Tuesday, August 04, 2015
This is why I write what I do
"Theatre needs to be written for the world and about the world.
The problems that confront us are global: an artistic response based on the dilemmas of a single individual, or a single individual within a single nation, is no longer adequate.
all traditional values are no longer adequate to handle the dilemmas that confront us.
our political ideas and institutions are no longer adequate.
our economic values and institutions are no longer adequate.
our scientific values and institutions are no longer adequate.
our ideas of gender, of what it means to be male or female, are no longer adequate.
our artistic ideas are no longer adequate.
We have to create new values, new institutions, new economic and political structures. Or we will destroy ourselves.
It is the responsibility of the artist to help dream, envision, create these new values and these new structures.
This is the focus of my life and work."
I don’t quite remember when I wrote that. It was when I first set up my web page. Around 2002, maybe.
It seemed completely obvious to me at the time. And strangely enough still does.
In the late eighties I’d travelled to southern California and Bangladesh within 2 or 3 months of each other. So I’d been in one of the richest countries of the world; and then in one of the poorest.
And in between I’d been in Egypt and watched the Berlin Wall being broken down.
I knew that everything I’d been taught about the world up till then was false. That the conflict was not between East and West. Not between the ‘freedom’ of the West and the ‘tyranny’ of the East.
Perhaps it was between North and South: certainly between the rich and poor countries of the world. And that it wasn’t just the Communist bloc that was held up by the Berlin Wall, but the capitalist world too.
It was a very powerful vision I had and I travelled back to Bengal to spend some time in a village near Kolkata. Out of it I wrote my LIGHT IN THE VILLAGE.
The play caused me much suffering; and I was so hurt when one of its commissioners, Hampstead Theatre, turned it down and the play did really badly when it eventually opened.
But I’ve come to understand that people don’t want to be told unpleasant truths. And certainly not the kind of things that the Goddess Kali told them:
The children lie in the gutters and stare
At the rich in their towers of sculptured glass
and the rich ignore them
or feel self-righteous if they spare a tiny crust
prisoners in their towers of glass
prisoners afraid to feel the rain
Prisoners of vanity, Mukherjee,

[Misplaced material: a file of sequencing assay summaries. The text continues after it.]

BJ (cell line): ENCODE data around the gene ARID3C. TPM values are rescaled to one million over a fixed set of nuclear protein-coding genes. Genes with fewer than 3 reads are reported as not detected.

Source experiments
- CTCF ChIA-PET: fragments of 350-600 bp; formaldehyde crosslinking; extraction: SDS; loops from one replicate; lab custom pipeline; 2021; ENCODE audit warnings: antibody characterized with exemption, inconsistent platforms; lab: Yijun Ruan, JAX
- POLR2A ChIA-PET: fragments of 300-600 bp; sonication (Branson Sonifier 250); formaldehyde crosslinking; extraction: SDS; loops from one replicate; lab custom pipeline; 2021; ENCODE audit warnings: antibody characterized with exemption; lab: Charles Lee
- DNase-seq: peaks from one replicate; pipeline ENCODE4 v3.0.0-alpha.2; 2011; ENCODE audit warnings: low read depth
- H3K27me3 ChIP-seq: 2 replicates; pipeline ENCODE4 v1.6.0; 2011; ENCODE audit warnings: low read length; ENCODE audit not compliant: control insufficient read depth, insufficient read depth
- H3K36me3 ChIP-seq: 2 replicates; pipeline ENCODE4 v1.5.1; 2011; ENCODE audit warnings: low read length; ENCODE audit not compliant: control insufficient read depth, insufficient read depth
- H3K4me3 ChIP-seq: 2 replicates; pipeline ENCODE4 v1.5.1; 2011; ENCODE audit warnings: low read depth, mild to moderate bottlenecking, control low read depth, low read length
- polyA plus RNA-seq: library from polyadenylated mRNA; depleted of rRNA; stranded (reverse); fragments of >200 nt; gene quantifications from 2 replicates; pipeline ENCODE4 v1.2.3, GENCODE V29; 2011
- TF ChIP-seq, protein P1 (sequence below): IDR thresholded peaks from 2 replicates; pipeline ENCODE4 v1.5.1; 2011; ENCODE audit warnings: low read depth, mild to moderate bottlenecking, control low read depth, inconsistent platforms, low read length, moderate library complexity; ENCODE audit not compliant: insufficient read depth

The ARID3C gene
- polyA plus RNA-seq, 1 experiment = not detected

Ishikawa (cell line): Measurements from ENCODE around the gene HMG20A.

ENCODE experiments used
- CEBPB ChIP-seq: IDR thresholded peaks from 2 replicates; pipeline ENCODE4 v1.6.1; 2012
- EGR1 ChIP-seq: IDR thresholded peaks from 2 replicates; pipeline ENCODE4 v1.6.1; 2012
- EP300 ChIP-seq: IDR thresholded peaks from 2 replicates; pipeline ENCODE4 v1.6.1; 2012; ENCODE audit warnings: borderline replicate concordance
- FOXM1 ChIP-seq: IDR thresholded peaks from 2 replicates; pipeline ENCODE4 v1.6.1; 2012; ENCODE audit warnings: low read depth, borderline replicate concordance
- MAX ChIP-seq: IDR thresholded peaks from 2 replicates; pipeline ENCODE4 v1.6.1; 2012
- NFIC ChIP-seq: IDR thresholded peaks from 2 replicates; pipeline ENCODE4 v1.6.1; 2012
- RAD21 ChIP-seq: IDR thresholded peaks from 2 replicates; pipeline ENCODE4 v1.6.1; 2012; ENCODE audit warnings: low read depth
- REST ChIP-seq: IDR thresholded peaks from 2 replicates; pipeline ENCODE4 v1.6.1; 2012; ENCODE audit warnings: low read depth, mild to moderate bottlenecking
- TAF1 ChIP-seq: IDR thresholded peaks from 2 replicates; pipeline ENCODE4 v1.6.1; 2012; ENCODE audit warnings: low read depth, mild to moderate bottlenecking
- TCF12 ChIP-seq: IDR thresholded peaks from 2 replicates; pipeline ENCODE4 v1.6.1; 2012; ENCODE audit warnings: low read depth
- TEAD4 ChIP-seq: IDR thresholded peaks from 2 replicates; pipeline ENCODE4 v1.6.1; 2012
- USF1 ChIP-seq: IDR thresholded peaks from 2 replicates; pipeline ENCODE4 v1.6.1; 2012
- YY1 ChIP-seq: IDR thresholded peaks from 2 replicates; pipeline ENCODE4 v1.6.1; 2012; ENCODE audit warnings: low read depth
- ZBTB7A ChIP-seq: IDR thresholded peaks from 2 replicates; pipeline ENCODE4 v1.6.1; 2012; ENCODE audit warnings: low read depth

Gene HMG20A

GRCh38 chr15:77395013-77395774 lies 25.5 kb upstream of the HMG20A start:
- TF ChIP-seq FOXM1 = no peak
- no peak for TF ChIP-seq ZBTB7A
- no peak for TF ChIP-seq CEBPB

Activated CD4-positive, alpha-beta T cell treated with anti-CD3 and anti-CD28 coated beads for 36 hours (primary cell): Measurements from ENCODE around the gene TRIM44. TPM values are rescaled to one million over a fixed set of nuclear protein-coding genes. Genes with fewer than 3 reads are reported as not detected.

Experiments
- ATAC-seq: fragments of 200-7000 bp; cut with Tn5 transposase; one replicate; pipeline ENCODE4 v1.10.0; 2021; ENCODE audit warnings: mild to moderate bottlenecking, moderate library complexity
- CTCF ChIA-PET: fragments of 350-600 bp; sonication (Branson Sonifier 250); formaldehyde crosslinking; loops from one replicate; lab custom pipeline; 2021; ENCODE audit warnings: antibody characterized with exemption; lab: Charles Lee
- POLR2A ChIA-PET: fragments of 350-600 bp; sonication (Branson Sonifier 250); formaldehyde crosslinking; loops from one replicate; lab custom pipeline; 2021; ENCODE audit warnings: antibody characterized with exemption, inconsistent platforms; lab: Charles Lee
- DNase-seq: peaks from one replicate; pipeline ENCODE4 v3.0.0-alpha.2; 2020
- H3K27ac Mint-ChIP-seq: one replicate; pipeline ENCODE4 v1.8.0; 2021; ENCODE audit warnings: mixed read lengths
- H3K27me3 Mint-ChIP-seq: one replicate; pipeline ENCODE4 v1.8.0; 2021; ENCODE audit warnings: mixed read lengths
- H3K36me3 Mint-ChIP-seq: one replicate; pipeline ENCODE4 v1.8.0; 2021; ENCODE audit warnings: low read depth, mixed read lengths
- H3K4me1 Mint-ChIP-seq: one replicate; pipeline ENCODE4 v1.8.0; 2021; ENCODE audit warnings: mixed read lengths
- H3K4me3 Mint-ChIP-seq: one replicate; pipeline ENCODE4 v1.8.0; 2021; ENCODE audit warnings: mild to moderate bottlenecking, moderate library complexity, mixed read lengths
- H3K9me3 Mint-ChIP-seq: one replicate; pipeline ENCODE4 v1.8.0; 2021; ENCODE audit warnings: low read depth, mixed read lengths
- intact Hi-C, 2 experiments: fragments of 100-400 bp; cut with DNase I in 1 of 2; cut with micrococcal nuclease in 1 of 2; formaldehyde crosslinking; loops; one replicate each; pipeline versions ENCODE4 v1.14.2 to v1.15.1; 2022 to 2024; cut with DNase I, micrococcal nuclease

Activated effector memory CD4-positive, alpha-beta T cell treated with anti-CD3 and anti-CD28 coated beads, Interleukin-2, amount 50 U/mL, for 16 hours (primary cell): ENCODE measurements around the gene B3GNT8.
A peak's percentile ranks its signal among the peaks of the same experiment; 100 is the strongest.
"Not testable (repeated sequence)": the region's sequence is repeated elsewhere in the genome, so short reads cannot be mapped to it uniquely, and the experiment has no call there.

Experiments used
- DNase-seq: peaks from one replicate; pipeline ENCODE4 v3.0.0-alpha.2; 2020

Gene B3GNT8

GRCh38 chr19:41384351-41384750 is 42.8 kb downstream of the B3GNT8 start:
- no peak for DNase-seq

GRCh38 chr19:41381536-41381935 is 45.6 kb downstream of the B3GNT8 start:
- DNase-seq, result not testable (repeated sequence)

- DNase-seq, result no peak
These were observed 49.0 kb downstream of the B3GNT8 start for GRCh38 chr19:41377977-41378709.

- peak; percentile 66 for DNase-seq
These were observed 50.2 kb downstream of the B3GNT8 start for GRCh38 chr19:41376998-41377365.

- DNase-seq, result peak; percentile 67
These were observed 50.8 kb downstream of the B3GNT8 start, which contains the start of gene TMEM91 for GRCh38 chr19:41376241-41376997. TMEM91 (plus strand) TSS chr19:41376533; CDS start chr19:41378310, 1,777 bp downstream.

Prisoners of lies. Stealing all the riches of the earth
forgetting that in the end
They’ll have to pay for them.
For they must pay. Everyone has to pay.
Pity the rich Mukherjee. Pity the rich.
Thinking of nothing but their clothes
Enriching themselves from blood and hunger and disease
And holding their noses so they won’t suffer from the smell.
Precious people Mukherjee. Refined people of sensitivity and taste.
And don’t tell me you’re poor.
Don’t tell me of the comforts that you lack.
I was so angry in those days. In my deep heart I still am. But I hope a little less arrogant.
But it’s as clear to me now as it was then that capitalism is failing and will fall, as the other economic systems that had prevailed in the world before it.
And it’s no use the contemptible David Camerons of this world trying to erect more fences, whether they’re around the Eurotunnel terminus or (much more powerfully) around our imaginations. They will fall.
We live in one world and we are all responsible for each other.
And how cross I used to get with all the artists who persist in creating according to capitalist values. Who continue to believe that drama is about individuals in isolation and in conflict.
I don’t want to keep creating capitalist art. I want to create post-capitalism art.
After ”Light In The Village” opened, someone said to me: “You are a new age playwright”. And it made me so happy that someone had understood.
Those were more optimistic days. Before the criminals who run our economies and our world had managed to colonise our brains and fill our imaginations with their landscapes of greed and despair.
But in my obstinate way I keep on trying to resist. And I don’t believe drama is at all about conflict. It’s about togetherness. It’s about love.
And how characteristic of this disastrous era we are living through that even to write that makes me feel as if I am being ridiculous.
But it’s true. My last two plays, EVERY ONE and THE TREE OF KNOWLEDGE were not about conflict at all. And nor is THE GOSPEL ACCORDING TO JESUS QUEEN OF HEAVEN.
This is the beginning of what a post-capitalist art might look like.
And how happy I was to come across Paul Mason’s new book - called POSTCAPITALISM! - and find him saying:
“The power of imagination will become critical. In an information society, no thought, debate or dream is wasted…”
“The most obvious ‘economic’ thing to the Shakespeare of 2075 will be the total upheaval of gender relationships, or sexuality, or health”.
I am no Shakeapeare, and this is still 2015. But I know that me and my amazing companions on this journey - Director Susan, Archangel Annabel, and St. Claire of the light switches - have created something different and have created something new.
And something that is of the theatre, which I so profoundly love, but does not need one. A show that can be performed anywhere and which just needs its creators, the clothes I am wearing, and the suitcase I bring on stage.
And a tin of yeast to make bread with.
We don’t know if it works or not, though we hope it does. We did our technical rehearsal today; and the first preview is tomorrow.
And then we will see….
THE GOSPEL ACCORDING TO JESUS QUEEN OF HEAVEN opens at 10.45 on Wednesday August 5th in the Old Anatomy Lecture Theatre in Summerhall and runs till the end of the Festival.
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